There were numerous times when I went overboard and went too far. But I felt I was unfairly treated in London. I couldn’t believe the extent to which they would make up stuff – how do you prepare for that? I don’t know what I could tell my younger self to prepare because it was so overwhelmingly different. I’d just say try to be true to yourself as much as possible.
I grew up in New York where there’s this intense energy. You saw guys yelling everywhere. And I had a loud dinner table. My parents were Irish-Americans and they raised their voices. Then, all of a sudden, I go to Wimbledon and they’re so polite, so quiet, they want to do things a certain way. It felt really bizarre. Whoa, this really is a foreign country! It was a culture shock – and I’m sure it was for them also. This brash American, who the hell does he think he is? I didn’t understand why people cared. I found it funny the first year. It got less funny as time went on and I realised they’re coming after me.
I was someone who believed in flying under the radar, but it happened that my ex-wife [Tatum O’Neal, whom he was married to from 1986 to 1994] was very famous at a young age. I thought it made total sense. I was thinking that this person has been through a lot and that may help me navigate some of this. But it turned out the two of us together were bigger than us individually, at least to the paparazzi. There was a whole new level I suppose I should have anticipated. Then I dug my heels in, like, how dare they do this?
Becoming a parent didn’t necessarily help my tennis, but it helped me as a person. At that point in my life, I felt I was missing something. I was living in a bubble and it did feel empty. The idea of being a parent felt incredible. I thought I’d be able to handle that and still win the big ones. Roger Federer has won a bunch of major titles as a parent, but I wasn’t able to juggle it, to be the best and hopefully a good father and husband at the same time. I never could quite figure it out.
If you were to ask me what my passions are now, I’d say I love music and playing guitar. But I didn’t play as a kid. Art’s a passion now, but I never went to museums as a kid. It’s like using a different side of your brain. I was just using one side for my teenage years but it was the beginning of an exploration that, in the long run, helped me expand my horizons.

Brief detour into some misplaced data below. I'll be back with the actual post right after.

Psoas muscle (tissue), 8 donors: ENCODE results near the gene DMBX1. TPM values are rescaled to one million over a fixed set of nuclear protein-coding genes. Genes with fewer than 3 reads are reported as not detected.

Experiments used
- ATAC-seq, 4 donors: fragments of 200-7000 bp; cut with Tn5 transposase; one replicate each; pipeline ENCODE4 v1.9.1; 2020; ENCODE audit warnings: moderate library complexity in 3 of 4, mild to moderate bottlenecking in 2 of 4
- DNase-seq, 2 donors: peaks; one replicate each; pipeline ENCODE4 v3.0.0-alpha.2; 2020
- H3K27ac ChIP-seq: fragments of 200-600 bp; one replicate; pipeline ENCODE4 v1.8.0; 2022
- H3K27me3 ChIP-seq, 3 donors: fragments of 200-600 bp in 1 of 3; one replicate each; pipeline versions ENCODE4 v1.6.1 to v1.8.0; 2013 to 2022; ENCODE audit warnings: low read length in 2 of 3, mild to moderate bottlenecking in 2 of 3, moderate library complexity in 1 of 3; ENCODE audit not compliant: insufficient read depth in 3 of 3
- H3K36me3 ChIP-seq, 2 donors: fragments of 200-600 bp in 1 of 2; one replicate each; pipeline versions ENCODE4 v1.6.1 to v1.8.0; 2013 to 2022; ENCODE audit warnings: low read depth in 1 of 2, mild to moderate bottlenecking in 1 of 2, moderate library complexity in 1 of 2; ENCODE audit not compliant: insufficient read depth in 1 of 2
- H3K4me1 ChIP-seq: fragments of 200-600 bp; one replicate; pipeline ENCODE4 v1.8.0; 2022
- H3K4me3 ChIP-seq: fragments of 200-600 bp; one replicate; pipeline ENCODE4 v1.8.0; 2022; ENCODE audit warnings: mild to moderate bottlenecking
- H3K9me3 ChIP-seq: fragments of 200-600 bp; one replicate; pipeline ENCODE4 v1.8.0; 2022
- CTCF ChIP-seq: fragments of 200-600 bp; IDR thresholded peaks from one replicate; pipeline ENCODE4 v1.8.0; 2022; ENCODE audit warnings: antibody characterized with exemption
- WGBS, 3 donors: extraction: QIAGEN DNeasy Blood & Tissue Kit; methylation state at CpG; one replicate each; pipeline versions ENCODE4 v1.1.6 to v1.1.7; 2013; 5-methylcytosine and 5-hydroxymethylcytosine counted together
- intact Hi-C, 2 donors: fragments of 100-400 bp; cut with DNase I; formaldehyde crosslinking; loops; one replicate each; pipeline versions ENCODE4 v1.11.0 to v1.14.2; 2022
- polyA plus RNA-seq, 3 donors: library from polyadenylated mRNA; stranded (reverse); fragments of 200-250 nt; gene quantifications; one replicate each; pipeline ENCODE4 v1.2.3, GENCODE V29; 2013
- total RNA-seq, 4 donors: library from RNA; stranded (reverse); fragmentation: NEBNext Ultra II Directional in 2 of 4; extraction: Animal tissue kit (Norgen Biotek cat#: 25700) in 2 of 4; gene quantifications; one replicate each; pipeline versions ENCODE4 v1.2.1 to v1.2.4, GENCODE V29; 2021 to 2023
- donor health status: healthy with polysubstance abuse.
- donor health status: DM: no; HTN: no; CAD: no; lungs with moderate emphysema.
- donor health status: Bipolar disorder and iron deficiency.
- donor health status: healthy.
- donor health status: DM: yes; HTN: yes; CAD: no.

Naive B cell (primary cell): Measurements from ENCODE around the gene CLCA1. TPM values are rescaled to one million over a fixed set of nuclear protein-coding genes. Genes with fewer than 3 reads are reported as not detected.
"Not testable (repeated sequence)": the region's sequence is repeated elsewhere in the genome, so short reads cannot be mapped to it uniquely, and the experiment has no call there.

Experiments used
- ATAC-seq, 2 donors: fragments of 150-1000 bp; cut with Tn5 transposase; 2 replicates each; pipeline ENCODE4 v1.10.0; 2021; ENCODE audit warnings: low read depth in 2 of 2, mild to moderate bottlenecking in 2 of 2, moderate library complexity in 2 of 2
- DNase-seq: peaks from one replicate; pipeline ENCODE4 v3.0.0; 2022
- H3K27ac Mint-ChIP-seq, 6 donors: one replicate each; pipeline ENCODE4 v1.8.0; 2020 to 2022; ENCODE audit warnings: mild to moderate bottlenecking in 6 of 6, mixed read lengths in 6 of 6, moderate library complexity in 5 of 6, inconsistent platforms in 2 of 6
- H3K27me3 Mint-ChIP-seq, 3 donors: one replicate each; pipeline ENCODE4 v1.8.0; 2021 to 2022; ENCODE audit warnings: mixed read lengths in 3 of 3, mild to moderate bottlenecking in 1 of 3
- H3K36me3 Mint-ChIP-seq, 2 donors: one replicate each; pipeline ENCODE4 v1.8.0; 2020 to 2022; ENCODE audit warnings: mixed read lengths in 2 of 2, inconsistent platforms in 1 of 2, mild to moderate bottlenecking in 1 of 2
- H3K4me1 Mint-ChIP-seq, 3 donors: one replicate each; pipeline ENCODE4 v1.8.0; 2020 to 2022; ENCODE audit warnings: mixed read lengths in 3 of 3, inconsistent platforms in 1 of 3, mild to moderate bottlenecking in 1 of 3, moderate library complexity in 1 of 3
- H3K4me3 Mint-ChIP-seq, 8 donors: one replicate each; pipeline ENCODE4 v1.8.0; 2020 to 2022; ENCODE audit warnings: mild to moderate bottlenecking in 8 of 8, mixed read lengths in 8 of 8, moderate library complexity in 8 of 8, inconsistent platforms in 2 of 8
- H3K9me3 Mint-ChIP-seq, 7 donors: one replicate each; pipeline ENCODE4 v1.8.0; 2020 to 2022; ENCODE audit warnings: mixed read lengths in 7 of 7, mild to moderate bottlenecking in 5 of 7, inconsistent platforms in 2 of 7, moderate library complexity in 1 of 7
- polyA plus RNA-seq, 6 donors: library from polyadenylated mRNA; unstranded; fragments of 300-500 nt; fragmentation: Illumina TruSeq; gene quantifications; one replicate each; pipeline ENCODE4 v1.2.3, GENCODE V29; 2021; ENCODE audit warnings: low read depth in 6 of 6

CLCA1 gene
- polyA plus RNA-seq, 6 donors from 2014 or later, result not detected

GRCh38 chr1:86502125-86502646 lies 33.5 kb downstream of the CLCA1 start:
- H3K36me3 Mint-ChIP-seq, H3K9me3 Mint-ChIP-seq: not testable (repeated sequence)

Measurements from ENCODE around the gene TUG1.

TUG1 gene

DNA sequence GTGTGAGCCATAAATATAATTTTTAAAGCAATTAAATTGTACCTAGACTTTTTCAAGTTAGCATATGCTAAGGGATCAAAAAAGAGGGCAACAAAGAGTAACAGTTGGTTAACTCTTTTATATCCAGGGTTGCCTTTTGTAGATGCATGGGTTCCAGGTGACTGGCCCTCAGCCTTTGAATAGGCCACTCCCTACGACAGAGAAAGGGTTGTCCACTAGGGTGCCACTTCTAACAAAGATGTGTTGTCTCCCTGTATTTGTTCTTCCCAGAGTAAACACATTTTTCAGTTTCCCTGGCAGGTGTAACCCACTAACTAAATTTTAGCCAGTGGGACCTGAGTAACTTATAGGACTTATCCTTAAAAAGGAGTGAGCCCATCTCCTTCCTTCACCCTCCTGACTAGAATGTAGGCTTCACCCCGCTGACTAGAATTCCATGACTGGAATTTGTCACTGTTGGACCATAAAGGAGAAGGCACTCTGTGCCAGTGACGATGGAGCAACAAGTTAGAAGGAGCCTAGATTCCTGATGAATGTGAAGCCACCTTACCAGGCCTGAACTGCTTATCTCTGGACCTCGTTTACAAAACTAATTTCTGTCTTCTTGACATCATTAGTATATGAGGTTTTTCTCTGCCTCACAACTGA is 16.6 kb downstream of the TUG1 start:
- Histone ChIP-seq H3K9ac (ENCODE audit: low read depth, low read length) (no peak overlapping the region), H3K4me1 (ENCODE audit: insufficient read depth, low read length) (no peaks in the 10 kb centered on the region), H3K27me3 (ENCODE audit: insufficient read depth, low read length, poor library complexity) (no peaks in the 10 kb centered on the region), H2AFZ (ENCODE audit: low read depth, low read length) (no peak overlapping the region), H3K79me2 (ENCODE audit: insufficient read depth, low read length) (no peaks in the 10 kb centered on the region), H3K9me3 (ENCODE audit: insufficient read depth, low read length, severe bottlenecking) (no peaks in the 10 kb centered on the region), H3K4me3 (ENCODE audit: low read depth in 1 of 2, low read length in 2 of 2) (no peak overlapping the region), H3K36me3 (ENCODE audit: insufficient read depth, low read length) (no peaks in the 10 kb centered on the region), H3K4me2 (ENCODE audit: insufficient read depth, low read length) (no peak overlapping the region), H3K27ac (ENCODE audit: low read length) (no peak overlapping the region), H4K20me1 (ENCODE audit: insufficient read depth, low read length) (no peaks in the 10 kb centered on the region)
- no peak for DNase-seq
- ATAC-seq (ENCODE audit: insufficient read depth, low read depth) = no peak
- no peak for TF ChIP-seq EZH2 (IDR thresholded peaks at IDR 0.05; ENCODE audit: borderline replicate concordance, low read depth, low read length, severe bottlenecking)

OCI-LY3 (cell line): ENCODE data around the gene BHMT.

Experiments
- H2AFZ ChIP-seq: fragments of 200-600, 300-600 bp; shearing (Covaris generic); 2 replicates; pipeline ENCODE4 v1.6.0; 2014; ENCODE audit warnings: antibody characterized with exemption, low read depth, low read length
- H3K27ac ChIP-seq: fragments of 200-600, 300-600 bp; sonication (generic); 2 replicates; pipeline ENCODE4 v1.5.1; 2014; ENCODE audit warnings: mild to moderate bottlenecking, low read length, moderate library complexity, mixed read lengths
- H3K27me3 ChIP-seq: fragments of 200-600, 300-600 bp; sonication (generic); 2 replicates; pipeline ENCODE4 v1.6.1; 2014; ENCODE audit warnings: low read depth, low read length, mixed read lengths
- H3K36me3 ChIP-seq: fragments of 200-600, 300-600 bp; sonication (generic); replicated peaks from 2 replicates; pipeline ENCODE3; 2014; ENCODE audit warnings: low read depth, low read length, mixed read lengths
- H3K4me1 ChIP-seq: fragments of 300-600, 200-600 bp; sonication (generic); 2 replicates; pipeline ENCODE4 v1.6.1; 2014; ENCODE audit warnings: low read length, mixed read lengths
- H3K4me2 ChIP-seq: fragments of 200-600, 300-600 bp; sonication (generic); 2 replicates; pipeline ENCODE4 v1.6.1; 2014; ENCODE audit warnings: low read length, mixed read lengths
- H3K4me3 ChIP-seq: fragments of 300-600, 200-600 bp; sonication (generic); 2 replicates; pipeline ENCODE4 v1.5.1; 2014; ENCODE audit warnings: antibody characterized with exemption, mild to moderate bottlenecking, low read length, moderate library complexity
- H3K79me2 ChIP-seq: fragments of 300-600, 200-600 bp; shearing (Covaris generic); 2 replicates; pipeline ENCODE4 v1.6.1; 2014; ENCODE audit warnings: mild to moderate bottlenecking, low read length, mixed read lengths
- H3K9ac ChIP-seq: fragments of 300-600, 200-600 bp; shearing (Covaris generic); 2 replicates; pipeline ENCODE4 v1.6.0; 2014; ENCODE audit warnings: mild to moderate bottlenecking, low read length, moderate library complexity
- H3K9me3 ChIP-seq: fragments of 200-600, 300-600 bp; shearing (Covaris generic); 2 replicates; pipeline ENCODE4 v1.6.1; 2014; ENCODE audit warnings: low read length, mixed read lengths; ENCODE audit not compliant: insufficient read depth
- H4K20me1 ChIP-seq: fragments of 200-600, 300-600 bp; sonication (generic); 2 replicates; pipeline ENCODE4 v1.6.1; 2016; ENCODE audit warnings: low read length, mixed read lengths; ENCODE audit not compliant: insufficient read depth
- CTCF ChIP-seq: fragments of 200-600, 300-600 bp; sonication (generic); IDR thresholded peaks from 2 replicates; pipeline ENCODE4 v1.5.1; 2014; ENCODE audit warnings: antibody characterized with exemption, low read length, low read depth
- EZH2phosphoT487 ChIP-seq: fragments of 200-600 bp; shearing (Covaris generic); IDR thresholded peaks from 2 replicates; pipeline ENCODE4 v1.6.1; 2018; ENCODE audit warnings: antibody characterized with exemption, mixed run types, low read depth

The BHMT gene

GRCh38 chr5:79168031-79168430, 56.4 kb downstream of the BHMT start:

Some of the lifestyle as a tennis player was just too good. But let’s get this straight, we were training really hard too. Björn Borg was one of the fittest guys in the history of sports, so was Vitas Gerulaitis. I don’t know how he did it – he burned the candle at both ends, and I felt it was important to see that lifestyle. My parents were pretty strict, especially for the first kid. I was the oldest of three. It got me afraid of getting in trouble or doing drugs, so I was pretty strait-laced. But this was a different era – certain drugs were legal back in the day. You would love to find that perfect line between the lifestyle and the sport, but it is almost impossible. We got to go to Studio 54 and meet Keith Richards and Mick Jagger. I mean, this was unbelievable. Would I have changed certain things? Of course. But all in all, it was a hell of a ride.
If I could relive one day, from a career perspective, it would be the loss I had in the French Open final in 1984. [He won the first two sets, but ultimately Ivan Lendl triumphed.] Everything pointed to me winning and I absolutely should have won. Then I would have been regarded, at least in tennis circles, as higher on the totem pole, shall we say. But my head was getting too big. And it forever humbled me. One lesson to be learned is that if I am sitting dwelling on it, what message am I giving to my kids? I’ve gotta dwell on the positive. The glass is half full.
I’m proud of where I’ve gotten to. Each year, as a father and a husband and as far as work, I’m hoping I learn from past experiences and will be better for it in the end. The most important thing is that I feel like I’m going in that direction. Ironically, this crazy pandemic helped me get to better places with all my kids. And if your kids are happy, it automatically makes you happier. So this doesn’t mean I don’t screw things up every day, but generally I feel proud of the direction I’ve been trying to go.